While the Rays re-shaped their major league roster, they also rebuilt their farm system. It ranked 20th in 2014 and then 24th in 2015. The trades above helped the Rays re-stock their farm system — this time with young talent that better fit their new organizational system. The system would rank 13th in 2016, followed by 11th in the winter of 2017, and all the way up to 2nd in baseball in 2018.

How does this translate to the current state of the Kansas City Royals? For starters, it could explain the team’s unwillingness to extend young players on their roster. It’s also a bit of apples and oranges. For starters, the Royals don’t have a trio of top-tier, young starting pitchers to trade at this year’s deadline. Instead, they have a massive crop of struggling young arms that have failed to reach their potential. The early returns from the minor league pitching development have been impressive so far this season. Can the Royals continue that? If so, it’s possible that a young pitcher like Brady Singer may offer more long-term value to the Royals in a trade than he’d offer on the Major League roster.

What’s next for the Royals and how do they take the leap?

The Royals are two years out of contention. They’ve told us as much, and that would fit right in with the timeline of this process. The Tampa Bay Times covered the reconstruction of the Rays’ farm system back in 2019 and laid out the “three-pronged approach” taken by the front office.

* Adjust and advance their drafting process and performance as years of fallow return had caught up to them;
* Expand their financial commitment to the international market, where they could compete more evenly with higher-revenue teams;
* Increase their pro scouting effort, especially at the lower levels of the minors, to be positioned to maximize the return in every trade.

This is what’s next for the Royals. They’ve brought in a new hitting development team, a new pitching development team, and a new manager to lead it all at the major league level. However large those changes may be, it’s still just surface-level when it comes to fixing the problems facing Kansas City. Many of the same scouts remain from the Dayton Moore era, which creates cynicism regarding whether improvements in the draft process are being made.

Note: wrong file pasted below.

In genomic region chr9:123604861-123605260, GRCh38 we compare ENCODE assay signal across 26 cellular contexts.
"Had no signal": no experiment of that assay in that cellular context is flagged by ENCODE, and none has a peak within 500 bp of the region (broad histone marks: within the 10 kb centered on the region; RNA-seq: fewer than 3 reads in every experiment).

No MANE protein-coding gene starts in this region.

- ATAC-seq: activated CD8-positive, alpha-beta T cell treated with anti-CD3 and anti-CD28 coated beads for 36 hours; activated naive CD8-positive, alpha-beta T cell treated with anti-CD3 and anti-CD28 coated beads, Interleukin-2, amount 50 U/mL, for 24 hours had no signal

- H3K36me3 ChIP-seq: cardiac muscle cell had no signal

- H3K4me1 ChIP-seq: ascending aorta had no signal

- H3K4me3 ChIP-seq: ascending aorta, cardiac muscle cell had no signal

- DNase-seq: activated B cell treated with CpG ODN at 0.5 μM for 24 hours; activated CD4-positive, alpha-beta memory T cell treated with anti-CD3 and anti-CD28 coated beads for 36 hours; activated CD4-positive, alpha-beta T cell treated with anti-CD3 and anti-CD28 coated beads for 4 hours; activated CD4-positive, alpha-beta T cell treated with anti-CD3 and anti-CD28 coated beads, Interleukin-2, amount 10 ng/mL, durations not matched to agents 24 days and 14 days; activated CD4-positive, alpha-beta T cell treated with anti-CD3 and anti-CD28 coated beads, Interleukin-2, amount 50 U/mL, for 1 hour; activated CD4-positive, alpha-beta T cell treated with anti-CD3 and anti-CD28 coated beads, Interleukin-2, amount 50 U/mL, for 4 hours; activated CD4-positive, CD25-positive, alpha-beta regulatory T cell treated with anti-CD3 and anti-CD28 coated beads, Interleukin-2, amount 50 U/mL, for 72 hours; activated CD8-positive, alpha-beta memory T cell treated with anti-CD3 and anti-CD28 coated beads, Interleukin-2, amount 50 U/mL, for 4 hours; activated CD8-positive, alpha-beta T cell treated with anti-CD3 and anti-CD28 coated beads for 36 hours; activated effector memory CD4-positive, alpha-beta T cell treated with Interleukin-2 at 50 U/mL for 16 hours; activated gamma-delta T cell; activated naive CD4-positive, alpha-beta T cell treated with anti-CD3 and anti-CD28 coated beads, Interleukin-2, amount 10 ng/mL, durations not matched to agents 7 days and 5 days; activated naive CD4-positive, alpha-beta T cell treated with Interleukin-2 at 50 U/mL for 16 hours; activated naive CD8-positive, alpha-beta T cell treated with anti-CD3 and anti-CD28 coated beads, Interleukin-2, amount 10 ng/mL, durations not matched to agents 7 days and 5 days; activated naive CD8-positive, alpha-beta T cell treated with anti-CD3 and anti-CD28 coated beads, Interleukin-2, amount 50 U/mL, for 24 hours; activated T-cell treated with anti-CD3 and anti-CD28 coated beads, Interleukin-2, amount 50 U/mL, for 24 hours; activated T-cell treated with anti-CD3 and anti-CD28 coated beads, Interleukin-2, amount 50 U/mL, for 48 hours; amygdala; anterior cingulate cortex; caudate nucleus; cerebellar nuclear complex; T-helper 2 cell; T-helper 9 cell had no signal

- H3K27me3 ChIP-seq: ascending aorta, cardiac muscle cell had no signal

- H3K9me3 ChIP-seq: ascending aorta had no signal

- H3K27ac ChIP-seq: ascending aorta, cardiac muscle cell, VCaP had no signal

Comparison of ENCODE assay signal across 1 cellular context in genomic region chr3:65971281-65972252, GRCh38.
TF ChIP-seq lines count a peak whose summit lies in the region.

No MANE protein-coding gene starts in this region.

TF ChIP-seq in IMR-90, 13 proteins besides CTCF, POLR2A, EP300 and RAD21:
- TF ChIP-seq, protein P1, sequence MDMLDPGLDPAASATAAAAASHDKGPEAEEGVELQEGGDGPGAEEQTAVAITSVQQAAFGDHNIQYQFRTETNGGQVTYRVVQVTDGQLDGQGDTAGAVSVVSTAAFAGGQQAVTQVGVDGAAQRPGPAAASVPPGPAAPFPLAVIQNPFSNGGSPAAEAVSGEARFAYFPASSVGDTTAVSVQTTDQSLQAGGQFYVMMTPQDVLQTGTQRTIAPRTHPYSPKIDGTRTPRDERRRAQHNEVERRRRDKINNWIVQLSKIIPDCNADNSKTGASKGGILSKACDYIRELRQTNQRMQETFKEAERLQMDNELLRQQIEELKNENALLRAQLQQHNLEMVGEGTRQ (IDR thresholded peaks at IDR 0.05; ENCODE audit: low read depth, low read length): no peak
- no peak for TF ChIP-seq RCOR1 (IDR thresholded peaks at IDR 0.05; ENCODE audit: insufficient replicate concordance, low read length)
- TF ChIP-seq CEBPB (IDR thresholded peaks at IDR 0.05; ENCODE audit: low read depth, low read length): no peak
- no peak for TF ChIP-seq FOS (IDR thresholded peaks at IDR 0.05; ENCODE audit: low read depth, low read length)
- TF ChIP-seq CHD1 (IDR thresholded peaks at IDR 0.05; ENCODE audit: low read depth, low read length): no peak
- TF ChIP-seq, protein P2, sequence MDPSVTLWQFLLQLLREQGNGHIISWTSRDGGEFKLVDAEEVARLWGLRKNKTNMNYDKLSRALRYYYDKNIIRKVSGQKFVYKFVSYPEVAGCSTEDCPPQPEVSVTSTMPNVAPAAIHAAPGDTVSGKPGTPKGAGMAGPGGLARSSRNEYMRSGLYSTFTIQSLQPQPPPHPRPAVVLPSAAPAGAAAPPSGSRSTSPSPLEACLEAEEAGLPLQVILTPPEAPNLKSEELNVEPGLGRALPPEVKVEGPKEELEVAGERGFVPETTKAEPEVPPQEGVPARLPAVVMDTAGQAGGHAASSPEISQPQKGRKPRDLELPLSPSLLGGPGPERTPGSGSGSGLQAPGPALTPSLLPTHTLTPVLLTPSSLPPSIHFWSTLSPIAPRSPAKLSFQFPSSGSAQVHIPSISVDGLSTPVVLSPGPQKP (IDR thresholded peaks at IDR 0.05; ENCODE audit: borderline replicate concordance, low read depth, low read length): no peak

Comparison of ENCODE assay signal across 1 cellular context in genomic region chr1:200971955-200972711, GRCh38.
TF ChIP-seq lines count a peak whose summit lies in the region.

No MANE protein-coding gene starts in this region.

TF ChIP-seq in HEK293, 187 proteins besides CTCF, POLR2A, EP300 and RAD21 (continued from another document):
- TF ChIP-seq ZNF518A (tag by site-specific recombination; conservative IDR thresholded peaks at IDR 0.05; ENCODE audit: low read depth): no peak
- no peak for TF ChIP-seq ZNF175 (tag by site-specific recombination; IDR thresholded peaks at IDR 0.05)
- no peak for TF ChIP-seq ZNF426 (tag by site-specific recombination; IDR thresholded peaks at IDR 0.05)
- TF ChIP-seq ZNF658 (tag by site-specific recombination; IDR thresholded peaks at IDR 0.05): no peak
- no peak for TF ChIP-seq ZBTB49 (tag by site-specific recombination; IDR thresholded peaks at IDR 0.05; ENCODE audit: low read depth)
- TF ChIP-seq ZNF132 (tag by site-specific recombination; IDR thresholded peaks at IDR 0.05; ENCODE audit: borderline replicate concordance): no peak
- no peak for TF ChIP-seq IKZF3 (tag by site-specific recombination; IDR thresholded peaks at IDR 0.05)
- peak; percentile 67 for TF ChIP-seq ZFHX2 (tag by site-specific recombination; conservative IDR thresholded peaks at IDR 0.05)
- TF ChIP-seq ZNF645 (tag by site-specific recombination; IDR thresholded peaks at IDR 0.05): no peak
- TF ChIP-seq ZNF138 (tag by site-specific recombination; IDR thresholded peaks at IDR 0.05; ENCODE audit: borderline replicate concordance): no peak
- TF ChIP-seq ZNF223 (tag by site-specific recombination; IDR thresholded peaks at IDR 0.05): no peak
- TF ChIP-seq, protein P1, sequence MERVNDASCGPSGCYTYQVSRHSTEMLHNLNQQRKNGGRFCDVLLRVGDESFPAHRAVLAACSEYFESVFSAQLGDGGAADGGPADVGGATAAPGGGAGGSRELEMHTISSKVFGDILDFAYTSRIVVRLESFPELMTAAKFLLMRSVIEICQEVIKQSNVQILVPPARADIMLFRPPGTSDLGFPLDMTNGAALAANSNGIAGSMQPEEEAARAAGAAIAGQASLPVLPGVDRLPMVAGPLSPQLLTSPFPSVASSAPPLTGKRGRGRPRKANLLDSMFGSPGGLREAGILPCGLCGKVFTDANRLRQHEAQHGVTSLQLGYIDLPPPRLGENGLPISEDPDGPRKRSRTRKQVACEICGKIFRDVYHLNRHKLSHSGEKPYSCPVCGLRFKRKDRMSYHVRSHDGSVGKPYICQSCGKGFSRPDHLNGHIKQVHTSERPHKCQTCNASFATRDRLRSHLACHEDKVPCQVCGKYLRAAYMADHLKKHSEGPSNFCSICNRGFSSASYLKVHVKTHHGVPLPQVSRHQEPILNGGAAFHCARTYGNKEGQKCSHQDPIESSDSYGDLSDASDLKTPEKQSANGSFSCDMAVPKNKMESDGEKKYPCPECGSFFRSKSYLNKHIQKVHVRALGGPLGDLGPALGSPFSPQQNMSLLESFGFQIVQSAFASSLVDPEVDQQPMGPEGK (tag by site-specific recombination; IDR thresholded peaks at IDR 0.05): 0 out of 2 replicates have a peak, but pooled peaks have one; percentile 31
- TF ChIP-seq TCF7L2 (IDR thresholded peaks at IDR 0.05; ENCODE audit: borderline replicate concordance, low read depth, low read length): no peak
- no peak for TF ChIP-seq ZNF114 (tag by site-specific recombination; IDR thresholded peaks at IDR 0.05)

On the international market, the Royals have struggled recently to sign and develop impact talent. There’s still some potential in the system, like Lizandro Rodriguez and Luinder Avila. Carlos Hernández has made his way to the majors but struggled often. Instead, players like Noel Arguelles, Elier Hernandez, Seuly Matias, and Erick Peña are better characterizations of the Royals' international scouting ability in recent memory. That’s not a great group of headliners.

Finally, looking at pro scouting efforts, the Royals have a mixed bag of results. They did well in acquiring Andrew Hoffmann, Drew Waters, and CJ Alexander from the Braves. All three players have looked good at their respective levels. Samad Taylor — acquired in the Whit Merrifield trade — is another positive. On the flip side, both Beck Way (15.19 ERA) and TJ Sikkema (5.63 ERA) have struggled since joining the system in the Andrew Benintendi trade.

It’s clear that the Royals have only scratched the surface when it comes to improving the organization as a whole. Beyond the “three-pronged” approach laid out, the Tampa Bay Times expanded on more measures taken by the Rays when they revamped their organization.

“They provided additional resources in player development, such as adding staff, improving nutrition, increasing off-season programs, to turn the prospects, projects and occasionally a few suspects into impact players.”

For a franchise that hasn’t seen the playoffs for seven seasons (soon to be eight), “just scratching the surface” isn’t quite what fans want to hear. Still, fans in Kansas City should brace themselves for a lengthy process as the overhaul continues. It takes more than one offseason for the deep-rooted issues plaguing the Royals to be resolved. More realistically, it may take three or four seasons, much like it took the Rays from 2015-2019. While it’s not what the success-starved fanbase wants to hear, it should at least be understood in the grand scheme of things.